When pro players made their Olympic debut in 1992, it looked like a win-win proposition for the NBA, which got to use some downtime over the summer to dress its product in red, white and blue and present it to a huge worldwide audience.

The Dream Team lived up to every hope, rolling over opponents who were dazzled to be on the same floor, right down to Angola's Herlander Coimbra, who asked to pose for a picture with Charles Barkley after the game in which Barkley elbowed him.

The problem quickly became that no subsequent U.S. squad could live up to the Dream Team's esprit, excellence or popularity, which they all quickly tired of hearing about.

Two years after the Dream Team, the U.S. sent its "Young Guns" to Toronto for the 1994 world championships, which they won in appalling fashion.

Bristling at comparisons to what was being called Dream Team I, the young guns played casually, puts their heads back and howled, struck poses and talked trash.

Said Gaze, then still playing: "I don't know if 'vile' is the right word, or 'disgusting.' There should be at least some pleasure in playing the game, some dignity."

Replied Johnson: "I didn't come here to make friends. I've got enough friends. We came here to kick some behind, and that's what we're doing. We're basically taking a lot of countries to school."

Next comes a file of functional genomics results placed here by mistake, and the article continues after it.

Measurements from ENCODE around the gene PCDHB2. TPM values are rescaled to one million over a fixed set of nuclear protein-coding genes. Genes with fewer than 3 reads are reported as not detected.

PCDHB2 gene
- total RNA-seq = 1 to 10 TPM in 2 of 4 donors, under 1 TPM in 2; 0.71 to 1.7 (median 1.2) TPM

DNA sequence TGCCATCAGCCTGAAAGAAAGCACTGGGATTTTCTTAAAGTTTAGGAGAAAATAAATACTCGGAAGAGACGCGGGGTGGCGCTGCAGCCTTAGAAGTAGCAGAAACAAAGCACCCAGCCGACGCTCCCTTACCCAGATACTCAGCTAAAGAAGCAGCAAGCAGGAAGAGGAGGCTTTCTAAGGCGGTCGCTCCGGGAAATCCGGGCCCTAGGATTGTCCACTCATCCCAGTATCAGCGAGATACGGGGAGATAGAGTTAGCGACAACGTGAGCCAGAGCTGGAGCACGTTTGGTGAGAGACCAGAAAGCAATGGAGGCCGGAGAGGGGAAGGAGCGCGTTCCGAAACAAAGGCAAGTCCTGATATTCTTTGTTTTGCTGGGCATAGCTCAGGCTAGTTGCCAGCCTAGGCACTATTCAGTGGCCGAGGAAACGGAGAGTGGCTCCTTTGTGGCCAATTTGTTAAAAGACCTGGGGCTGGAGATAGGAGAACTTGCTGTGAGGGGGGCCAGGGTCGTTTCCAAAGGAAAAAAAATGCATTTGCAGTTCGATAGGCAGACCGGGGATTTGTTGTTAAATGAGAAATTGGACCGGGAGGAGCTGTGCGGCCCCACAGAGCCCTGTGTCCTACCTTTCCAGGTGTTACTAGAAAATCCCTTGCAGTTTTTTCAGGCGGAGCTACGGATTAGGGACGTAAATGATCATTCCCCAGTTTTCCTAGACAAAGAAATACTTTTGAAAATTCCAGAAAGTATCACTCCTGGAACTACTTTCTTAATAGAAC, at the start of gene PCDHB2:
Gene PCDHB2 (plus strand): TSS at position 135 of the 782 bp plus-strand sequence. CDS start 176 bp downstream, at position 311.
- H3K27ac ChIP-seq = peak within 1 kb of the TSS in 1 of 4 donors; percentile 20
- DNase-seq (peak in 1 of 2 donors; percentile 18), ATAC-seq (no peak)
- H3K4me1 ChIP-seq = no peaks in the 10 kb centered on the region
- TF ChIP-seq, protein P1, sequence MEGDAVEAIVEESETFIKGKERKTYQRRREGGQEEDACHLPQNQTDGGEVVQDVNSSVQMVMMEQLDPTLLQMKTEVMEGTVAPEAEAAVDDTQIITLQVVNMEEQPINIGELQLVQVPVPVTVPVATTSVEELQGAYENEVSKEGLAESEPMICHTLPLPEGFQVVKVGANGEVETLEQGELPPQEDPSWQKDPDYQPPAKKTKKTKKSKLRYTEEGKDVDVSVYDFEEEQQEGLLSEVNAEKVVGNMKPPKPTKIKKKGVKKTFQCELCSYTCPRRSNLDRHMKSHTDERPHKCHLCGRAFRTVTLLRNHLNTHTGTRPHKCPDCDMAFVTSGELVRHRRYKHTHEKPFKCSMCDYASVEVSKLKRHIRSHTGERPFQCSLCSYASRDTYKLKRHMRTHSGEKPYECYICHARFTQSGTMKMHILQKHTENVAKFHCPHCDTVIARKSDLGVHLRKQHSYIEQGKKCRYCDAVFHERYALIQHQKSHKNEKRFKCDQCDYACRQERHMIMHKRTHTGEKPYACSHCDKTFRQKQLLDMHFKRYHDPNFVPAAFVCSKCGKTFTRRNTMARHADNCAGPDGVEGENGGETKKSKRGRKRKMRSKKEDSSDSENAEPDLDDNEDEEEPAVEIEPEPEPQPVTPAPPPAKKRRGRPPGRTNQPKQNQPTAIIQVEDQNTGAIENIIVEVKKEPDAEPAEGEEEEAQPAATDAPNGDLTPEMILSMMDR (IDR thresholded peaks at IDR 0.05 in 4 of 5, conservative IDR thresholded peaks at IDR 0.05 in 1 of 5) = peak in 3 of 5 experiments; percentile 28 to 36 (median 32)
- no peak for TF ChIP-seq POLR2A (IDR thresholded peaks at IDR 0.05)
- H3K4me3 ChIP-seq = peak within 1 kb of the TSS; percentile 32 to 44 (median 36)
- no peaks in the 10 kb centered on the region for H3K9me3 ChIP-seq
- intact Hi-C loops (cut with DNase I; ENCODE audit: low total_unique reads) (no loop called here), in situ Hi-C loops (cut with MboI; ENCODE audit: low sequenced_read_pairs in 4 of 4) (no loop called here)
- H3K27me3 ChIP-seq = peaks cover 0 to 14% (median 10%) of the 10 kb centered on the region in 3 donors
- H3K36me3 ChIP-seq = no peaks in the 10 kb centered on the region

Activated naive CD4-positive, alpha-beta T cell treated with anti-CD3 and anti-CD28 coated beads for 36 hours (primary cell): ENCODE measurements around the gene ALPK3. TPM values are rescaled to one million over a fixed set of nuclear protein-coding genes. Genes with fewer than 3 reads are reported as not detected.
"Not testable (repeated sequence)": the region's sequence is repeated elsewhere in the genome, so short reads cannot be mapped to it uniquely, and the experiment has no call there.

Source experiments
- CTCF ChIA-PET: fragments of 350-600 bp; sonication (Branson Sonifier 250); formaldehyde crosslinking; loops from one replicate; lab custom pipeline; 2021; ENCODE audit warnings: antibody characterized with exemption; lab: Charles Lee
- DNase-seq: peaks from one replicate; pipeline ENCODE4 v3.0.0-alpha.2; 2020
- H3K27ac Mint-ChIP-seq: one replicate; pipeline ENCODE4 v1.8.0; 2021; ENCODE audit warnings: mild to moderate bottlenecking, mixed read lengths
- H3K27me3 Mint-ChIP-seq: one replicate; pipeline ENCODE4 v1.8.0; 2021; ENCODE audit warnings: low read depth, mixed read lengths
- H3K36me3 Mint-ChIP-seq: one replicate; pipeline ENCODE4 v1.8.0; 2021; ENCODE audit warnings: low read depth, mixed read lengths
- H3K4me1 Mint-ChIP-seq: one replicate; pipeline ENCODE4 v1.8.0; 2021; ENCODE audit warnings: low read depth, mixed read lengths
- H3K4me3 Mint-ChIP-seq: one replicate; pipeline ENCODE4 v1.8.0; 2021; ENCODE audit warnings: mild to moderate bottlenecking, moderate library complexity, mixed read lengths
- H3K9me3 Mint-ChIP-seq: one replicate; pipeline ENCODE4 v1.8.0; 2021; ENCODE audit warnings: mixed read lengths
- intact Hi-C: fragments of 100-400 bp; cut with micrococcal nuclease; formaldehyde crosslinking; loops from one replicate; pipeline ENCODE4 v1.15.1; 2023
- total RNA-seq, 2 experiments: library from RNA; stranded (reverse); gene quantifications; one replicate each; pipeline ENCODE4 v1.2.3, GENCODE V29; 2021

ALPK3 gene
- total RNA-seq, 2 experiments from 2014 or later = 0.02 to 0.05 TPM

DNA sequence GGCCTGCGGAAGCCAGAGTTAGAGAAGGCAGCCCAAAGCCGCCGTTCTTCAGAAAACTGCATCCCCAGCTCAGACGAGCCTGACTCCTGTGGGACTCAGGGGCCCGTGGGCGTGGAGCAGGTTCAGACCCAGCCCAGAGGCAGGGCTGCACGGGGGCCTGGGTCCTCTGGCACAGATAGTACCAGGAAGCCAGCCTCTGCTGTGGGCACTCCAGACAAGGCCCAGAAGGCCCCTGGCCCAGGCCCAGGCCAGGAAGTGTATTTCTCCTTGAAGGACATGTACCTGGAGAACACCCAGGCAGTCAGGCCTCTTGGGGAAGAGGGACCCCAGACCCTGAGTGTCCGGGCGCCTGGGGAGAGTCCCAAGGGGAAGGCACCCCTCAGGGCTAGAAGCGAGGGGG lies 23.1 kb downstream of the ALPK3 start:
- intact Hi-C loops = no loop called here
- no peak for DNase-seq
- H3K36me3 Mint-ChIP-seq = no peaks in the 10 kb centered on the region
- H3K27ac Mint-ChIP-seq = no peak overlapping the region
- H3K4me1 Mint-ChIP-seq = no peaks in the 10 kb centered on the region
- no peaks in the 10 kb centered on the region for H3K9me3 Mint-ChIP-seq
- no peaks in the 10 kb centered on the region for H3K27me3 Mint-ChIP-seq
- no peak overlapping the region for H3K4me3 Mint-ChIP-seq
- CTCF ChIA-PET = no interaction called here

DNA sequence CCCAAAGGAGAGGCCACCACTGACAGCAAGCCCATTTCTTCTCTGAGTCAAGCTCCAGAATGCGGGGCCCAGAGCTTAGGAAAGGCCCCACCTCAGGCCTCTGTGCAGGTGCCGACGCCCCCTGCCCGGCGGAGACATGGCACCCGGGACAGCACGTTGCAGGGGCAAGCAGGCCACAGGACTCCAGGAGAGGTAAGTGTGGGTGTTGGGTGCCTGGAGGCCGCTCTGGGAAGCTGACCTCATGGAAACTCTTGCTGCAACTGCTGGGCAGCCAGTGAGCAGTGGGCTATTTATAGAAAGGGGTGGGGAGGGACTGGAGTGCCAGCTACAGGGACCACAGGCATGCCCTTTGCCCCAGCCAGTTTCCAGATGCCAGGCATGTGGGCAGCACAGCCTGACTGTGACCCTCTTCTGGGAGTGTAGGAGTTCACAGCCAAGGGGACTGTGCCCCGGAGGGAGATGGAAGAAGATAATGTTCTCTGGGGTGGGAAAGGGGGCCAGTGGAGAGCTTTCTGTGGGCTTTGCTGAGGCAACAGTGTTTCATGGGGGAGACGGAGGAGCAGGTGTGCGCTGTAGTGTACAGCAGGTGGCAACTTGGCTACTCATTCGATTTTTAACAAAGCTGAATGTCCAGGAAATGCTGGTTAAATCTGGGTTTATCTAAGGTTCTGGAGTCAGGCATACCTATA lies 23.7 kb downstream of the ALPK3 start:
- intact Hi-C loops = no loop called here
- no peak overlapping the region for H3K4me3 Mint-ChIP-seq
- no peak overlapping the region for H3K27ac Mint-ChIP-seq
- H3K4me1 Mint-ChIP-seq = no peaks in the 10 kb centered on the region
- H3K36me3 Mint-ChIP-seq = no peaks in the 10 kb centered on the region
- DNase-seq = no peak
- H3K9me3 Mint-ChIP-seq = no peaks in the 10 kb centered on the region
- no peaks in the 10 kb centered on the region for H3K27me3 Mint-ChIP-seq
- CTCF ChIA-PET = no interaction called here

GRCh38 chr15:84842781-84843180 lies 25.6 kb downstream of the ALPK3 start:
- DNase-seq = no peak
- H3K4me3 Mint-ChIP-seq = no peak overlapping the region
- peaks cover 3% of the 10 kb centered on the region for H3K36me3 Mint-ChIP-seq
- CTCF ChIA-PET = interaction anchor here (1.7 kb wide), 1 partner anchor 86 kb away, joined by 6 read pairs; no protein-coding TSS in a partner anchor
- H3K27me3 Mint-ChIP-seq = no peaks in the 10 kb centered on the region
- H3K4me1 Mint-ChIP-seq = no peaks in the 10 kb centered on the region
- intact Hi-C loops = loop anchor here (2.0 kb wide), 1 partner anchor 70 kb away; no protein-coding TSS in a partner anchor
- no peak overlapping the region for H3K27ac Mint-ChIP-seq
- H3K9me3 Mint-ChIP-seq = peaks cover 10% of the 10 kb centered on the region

That ended the practice of tacking on roman numerals to the name "Dream Team." Having wound up with something more like Hell's Angels, horrified NBA officials made sure that was the last international competition for Johnson and fellow gangstas Derrick Coleman and Shawn Kemp.

The 1996 Olympic team in Atlanta was well-behaved but bored. Interest waned. The big story in U.S. basketball was the women, who were about to get their own league with the WNBA.

The attitude resurfaced in 2000 in Sydney, where demonstrative Vince Carter had run-ins with Gaze and Shane Heal, Australia's little point guard, and Aussie fans made derisive chants.

The U.S. won the gold medal but only after close calls against Lithuania and France, signaling the debacles to come.

Colangelo, taking over after the 2004 Athens train wreck, had a wide array of friends from abroad -- including his daughter-in-law, a former Italian freelance writer -- and knew only too well what the world thought.

"I really do believe from everything I know from people I respect, the people in the world thought the American teams didn't respect them," Colangelo says. "Didn't respect them as teams, as individuals, arrogant, that kind of thing. And that had to end. . . .

"From those first meetings with players, I said, 'Look, this is what people think of us. We have to change this. We have to come in with a whole new attitude. We have to show respect for our country, show respect for our team, show respect for our opponents. And anything less than that's not going to fly.' "

This is still sports, so the U.S. team can't win unless it wins, but its most important legacy for me will be the standard it set for a U.S. team's behavior.

Long may it wave.

--

mark.heisler@latimes.com